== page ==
Habitat’s advocacy efforts go online -- Habitat for Humanity Int'l 1

Habitat’s advocacy efforts go online

By Colleen Fitzgerald

Every year, Habitat for Humanity mobilizes hundreds of thousands of volunteers on worksites in the United States and around the world. Many more individuals are Habitat donors or simply believe in our mission. Imagine if all of these supporters in the United States told Congress that they think everyone should have a simple, decent place to live. The powerful decision-makers who received these messages would be compelled to create policies to end poverty housing worldwide.

With the launch of Habitat’s online advocacy tool last year, we are moving closer to this goal and giving U.S. supporters one more way to be involved with the mission. Affiliate staff members, volunteers and other supporters can use this online tool to send e-mails to their representatives in Congress and become advocates for Habitat for Humanity’s legislative priorities. With every message that is sent to Congress, advocates are helping ensure that more people have an affordable place to live—with or without Habitat’s assistance.

Advocacy is an integral part of Habitat’s mission and is one of the four goals of the HFHI Strategic Plan 2007-2011: “HFHI will help lead the transformation of systems that impact affordable housing.” The online advocacy tool gives us the means to speak truth to power and moves us closer to this goal of transforming systems. How can you become an advocate? Members of the general public and U.S.-based HFHI staff can visit www.habitat.org and click on “Be an Advocate” on the homepage. HFHI staff members who are not U.S. citizens can sign up to receive the advocacy action alerts via e-mail and stay informed about Habitat’s legislative priorities.

U.S. affiliate staff, volunteers and donors can advocate by visiting www.BuildLouder.org today. This new Web page has been created specifically for HFH affiliates and support organizations, so you can be assured that no one who takes action at www.BuildLouder.org will receive fund-raising materials from HFHI as a result of doing so.

Once you have taken action or signed up to be an advocate, you’ll start receiving advocacy action alerts. When important housing-related legislation comes up for a vote in Congress, HFHI will alert you via e-mail to request that you take action and make your voice heard.

Recent successes

In the summer of 2007, Habitat completed an online campaign that helped recruit more than 8,500 volunteers to advocate for post-disaster housing legislation in Congress. In addition to rebuilding the U.S. Gulf Coast after Hurricane Katrina, Habitat advocated for better government policies relating to the housing needs of families affected by disasters.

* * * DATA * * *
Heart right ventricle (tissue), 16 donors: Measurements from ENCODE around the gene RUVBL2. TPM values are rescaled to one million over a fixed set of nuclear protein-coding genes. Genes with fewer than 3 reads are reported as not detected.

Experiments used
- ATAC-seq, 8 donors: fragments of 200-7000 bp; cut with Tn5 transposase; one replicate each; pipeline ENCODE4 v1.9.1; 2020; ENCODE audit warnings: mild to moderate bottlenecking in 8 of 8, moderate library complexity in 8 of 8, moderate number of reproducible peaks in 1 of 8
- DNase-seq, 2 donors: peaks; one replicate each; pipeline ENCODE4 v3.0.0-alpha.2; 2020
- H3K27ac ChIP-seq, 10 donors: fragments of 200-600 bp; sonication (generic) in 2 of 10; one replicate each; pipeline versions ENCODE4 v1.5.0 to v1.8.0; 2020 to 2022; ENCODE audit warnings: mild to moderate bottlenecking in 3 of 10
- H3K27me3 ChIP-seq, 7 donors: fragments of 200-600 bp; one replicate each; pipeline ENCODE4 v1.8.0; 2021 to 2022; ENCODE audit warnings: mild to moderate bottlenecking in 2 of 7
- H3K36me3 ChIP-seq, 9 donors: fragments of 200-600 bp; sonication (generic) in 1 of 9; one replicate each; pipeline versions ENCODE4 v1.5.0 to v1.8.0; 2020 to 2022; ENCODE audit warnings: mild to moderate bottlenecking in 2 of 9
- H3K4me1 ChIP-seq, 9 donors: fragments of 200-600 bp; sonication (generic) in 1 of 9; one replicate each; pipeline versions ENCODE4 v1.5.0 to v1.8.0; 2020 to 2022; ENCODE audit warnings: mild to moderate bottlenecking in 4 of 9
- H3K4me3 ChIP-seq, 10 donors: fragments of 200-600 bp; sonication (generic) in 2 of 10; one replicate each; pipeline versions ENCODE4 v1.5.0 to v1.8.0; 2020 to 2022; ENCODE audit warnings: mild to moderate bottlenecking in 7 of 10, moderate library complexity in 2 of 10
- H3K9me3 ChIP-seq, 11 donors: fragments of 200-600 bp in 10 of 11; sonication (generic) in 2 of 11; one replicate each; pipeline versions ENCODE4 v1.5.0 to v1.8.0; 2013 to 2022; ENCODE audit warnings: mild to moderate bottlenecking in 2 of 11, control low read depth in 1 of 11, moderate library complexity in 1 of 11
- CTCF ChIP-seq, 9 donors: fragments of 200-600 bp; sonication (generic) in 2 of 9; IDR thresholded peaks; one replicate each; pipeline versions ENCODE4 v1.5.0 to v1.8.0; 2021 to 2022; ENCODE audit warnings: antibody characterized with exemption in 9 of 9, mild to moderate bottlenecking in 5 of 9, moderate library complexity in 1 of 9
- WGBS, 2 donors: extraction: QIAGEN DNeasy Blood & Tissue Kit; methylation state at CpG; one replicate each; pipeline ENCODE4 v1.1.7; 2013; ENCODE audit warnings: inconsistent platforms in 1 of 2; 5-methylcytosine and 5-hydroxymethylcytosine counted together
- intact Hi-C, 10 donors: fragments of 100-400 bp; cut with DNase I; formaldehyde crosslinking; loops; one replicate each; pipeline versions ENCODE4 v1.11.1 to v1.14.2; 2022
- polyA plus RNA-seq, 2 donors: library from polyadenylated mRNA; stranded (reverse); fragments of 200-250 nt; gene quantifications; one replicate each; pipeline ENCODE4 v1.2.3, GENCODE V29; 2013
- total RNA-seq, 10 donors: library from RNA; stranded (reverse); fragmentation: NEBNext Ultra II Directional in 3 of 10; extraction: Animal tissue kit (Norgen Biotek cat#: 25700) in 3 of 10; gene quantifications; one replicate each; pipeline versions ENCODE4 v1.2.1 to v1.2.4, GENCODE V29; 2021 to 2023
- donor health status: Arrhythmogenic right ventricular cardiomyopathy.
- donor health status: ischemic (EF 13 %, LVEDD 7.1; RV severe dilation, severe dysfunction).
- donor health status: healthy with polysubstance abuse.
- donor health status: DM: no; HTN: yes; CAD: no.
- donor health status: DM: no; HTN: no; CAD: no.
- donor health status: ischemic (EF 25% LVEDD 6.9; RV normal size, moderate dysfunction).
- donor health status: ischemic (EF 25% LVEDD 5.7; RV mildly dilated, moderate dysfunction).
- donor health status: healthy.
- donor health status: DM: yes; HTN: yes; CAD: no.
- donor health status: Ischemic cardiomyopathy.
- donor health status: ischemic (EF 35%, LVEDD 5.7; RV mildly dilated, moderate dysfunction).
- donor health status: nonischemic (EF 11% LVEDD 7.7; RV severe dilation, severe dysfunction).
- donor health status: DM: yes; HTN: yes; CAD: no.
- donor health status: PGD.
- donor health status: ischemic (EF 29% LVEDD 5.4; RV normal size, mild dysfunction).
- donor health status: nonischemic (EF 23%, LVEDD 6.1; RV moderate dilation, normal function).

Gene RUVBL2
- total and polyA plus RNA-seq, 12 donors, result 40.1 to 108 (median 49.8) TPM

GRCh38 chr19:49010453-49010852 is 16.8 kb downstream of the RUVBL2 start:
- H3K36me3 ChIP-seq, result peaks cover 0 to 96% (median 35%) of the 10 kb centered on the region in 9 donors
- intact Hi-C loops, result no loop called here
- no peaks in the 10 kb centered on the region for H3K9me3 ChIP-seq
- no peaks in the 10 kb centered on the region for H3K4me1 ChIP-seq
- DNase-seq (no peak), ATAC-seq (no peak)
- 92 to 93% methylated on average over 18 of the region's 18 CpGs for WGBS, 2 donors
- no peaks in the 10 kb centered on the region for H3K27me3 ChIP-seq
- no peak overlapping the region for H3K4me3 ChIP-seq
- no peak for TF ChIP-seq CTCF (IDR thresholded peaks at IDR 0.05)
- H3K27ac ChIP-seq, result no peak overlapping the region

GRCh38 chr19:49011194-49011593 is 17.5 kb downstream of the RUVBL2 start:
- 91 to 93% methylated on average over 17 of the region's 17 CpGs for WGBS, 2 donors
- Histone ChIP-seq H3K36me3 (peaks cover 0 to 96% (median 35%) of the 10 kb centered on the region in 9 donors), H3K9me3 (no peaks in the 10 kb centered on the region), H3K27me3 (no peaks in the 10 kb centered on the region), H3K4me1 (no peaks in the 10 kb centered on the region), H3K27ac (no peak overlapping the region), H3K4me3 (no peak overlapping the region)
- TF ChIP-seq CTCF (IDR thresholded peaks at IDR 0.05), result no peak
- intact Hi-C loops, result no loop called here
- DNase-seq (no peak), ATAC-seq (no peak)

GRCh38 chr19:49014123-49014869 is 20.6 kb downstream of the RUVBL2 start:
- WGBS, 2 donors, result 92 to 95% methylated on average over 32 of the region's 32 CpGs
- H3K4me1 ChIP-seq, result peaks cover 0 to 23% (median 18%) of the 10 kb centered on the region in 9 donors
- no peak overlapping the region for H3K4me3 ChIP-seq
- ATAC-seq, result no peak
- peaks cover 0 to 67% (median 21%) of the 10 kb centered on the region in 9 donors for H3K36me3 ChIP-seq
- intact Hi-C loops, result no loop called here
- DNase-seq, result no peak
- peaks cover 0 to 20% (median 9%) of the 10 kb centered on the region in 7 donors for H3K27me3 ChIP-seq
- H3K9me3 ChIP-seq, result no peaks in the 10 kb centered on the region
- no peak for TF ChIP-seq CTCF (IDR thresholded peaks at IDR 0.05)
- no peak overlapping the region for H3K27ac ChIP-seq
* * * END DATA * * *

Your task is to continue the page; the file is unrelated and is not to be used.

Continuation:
Habitat’s new advocates used the online tool to e-mail senators and encourage them to support legislation that would establish a National Commission on Children and Disasters. The commission would include a housing expert who could make recommendations to the president and Congress that would help ensure vulnerable families are able to find housing after another disaster strikes.

In December 2007, the Kids in Disasters Well-being, Safety and Health (WISH) Act of 2007 was passed by Congress and signed by the president. This is a tremendous victory, and Habitat will continue to support efforts that change systems, policies and attitudes that move us toward achieving decent housing for all.

Since this first online effort, our advocacy network has expanded to include more than 28,000 supporters who push for action on a variety of national and international issues. Thousands of advocates have now taken action in support of the GROWTH Act (Global Resources and Opportunity for Women to Thrive Act). This act creates an “incentive fund” within the U.S. Agency for International Development to actively encourage economic opportunity projects in developing countries that incorporate women’s needs. It provides women with a range of tools to lift themselves out of poverty by:

  • Enhancing women’s land and property rights.
  • Helping women to start and grow businesses.
  • Helping women get better jobs and make women’s jobs better.
  • Helping ensure that the benefits of trade reach poor women.

Advocacy is already supplementing our mission of building houses with those in need and allowing us to serve even more families. If you’d like to learn more about Habitat’s advocacy efforts, visit www.habitat.org/gov. If you haven’t done so already, take action today by using Habitat’s online advocacy tool!

Colleen Fitzgerald, associate director of grassroots advocacy, has worked for HFHI for three years. Before coming to Habitat, she worked on Capitol Hill for a U.S. senator. She attended Pennsylvania State University, where she was involved in the campus chapter of Habitat.

She can be contacted at CFitzgerald@habitat.org.